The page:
Curse of the Mistwraith by Janny Wurts
Prince Lysaer controls light, but has never been trained in sorcery. His half-brother, Prince Arithon, controls shadow and received sorcery training before having to embrace his royal future. The two are sworn enemies because of their fathers. Their mutual grandfather is the man who taught Arithon his magical skills. When Arithon is captured, the grandfather swears that whatever happens to Arithon will happen to Lysaer. Lysaer’s father forswears killing Arithon because of the threat and instead has him exiled. Because of the curse, Lysaer gets caught in the exiled land with his hated half brother.
This is the story of how the two survive in a gray, mist covered land. Rathain is their new home, one they will not leave. There are prophesies that it will take both of their power to rid the land of the mist. As they begin their journey in reluctant cooperation, they learn to respect each other. They begin to see each other as worthy men rather than as adversaries. This new land that will belong to them is attempting to divide them.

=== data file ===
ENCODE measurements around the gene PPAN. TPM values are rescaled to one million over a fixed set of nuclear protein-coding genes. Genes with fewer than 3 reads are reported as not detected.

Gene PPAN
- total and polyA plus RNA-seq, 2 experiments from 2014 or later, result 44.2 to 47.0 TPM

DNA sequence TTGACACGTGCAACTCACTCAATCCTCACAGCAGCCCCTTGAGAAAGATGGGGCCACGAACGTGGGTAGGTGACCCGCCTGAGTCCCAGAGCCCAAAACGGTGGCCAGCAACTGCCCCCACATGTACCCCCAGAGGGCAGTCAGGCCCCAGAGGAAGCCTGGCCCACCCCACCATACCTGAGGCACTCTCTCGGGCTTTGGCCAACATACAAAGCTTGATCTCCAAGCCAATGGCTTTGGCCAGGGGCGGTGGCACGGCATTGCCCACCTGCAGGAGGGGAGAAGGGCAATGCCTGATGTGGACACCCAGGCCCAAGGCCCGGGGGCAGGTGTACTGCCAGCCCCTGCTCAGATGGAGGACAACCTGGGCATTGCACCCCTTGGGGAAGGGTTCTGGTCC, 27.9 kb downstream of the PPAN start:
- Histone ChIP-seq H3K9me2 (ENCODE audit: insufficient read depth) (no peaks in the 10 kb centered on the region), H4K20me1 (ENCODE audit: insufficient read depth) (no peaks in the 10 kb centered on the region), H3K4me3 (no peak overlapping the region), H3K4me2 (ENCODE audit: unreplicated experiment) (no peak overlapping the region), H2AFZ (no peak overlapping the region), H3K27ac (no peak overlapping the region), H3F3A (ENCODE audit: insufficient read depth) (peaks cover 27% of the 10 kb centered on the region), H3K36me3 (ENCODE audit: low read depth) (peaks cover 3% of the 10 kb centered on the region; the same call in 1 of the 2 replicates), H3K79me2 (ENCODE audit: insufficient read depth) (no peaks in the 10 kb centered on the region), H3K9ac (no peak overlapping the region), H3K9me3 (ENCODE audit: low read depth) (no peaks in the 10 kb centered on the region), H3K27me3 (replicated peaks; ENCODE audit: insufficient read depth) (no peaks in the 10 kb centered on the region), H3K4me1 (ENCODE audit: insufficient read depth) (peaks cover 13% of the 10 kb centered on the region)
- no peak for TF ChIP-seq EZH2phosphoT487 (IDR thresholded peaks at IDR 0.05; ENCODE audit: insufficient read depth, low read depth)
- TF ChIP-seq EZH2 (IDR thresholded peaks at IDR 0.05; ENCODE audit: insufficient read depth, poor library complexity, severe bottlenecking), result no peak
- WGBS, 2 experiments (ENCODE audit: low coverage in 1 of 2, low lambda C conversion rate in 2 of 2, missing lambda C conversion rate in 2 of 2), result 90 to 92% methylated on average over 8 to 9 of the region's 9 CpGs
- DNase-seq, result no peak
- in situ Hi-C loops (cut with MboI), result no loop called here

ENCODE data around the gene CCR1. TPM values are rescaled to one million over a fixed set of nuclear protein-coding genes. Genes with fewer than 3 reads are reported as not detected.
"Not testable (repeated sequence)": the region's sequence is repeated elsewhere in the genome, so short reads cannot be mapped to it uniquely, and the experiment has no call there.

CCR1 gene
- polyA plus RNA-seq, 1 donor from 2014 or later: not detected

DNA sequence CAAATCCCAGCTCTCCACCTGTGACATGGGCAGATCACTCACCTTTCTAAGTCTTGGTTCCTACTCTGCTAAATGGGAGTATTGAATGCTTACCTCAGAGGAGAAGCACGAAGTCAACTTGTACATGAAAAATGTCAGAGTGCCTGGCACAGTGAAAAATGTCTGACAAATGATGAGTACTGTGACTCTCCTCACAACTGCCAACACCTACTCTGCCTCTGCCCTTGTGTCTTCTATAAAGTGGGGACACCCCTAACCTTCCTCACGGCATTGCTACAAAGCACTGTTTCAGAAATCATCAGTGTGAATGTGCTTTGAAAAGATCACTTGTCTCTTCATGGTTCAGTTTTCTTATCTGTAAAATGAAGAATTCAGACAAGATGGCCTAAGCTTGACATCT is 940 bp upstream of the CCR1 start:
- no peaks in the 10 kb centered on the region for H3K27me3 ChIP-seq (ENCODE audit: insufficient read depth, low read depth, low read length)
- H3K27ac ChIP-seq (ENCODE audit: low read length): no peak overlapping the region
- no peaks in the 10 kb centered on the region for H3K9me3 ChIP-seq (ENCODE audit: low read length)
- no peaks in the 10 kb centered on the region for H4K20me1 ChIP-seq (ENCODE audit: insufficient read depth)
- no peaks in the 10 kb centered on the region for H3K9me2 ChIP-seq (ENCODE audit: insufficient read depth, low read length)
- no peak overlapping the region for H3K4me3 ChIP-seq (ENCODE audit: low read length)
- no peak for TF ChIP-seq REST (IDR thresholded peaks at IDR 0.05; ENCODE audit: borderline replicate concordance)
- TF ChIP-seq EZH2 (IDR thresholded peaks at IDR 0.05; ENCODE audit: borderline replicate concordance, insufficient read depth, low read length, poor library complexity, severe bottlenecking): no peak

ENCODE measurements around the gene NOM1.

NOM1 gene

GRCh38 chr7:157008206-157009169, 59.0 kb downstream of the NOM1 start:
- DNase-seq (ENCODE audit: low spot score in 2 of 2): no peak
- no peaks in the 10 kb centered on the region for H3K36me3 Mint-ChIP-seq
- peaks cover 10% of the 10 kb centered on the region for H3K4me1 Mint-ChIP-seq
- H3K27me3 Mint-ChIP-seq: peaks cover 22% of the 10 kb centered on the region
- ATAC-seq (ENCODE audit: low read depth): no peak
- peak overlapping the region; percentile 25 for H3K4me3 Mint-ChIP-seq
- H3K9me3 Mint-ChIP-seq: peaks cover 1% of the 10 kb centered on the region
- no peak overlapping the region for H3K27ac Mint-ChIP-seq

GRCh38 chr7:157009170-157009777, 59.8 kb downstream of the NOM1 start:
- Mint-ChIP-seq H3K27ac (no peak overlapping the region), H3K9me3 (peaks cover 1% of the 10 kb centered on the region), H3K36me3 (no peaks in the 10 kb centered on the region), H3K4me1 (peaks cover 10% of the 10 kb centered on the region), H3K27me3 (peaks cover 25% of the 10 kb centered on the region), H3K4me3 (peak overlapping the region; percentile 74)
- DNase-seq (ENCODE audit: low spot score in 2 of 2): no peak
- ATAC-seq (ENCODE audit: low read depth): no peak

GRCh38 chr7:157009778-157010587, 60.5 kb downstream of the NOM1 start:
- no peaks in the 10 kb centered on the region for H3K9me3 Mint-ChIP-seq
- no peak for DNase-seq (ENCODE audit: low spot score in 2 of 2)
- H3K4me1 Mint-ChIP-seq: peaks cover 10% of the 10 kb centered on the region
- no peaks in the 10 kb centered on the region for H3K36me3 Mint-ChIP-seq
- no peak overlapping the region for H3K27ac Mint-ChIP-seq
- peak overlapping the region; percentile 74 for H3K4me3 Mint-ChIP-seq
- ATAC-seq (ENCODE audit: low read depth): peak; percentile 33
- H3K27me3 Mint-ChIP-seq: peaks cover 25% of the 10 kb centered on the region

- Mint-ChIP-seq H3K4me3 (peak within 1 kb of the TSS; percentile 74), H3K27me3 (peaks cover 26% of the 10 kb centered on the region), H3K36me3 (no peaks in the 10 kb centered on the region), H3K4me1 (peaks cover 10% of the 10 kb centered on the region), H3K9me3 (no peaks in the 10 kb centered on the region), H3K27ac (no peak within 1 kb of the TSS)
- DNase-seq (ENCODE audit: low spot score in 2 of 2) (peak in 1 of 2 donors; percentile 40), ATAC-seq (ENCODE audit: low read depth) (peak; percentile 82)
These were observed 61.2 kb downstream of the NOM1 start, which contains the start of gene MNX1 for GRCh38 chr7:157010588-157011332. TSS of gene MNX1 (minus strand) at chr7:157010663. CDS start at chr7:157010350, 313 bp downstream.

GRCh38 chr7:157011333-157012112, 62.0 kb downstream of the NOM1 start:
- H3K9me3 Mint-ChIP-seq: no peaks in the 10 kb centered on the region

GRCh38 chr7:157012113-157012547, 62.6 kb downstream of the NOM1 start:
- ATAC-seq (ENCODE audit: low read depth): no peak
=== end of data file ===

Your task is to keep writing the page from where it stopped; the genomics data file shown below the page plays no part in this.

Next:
The sorcerers of the Rathain guide them on the journey to defeat the mistwraith. They have done some future visioning and continue to see wars and bloodshed between the brothers. As one manipulates light and the other shadow, the evil is stealing in to pervert the princes’ work. They turn from newly trusted friends to enemies more bitter than before the exile.
This novel yanked my emotions all over the place. I was sure at the beginning that Lysaer is supposed to be the character to sympathize with. Then I found myself feeling sorry for Arithon. As the novel continues, one character becomes less sympathetic on the surface than the other. It is only when remembering the pervading evil that keeps the reader’s sympathy divided between the two. The battle scene is horrendous. I was reading that while waiting for my daughter’s choir concert to begin. I know other people in the audience were wondering at my painful grimaces as the battle unfolded. It was difficult to restrain my tears for both of the princes.
This is a deep tale, with many layers still to be uncovered. It is not a quick read, by any means. The characters are too difficult to let go. I had to put the book down, read something else, come back to it, and immediately be immersed again.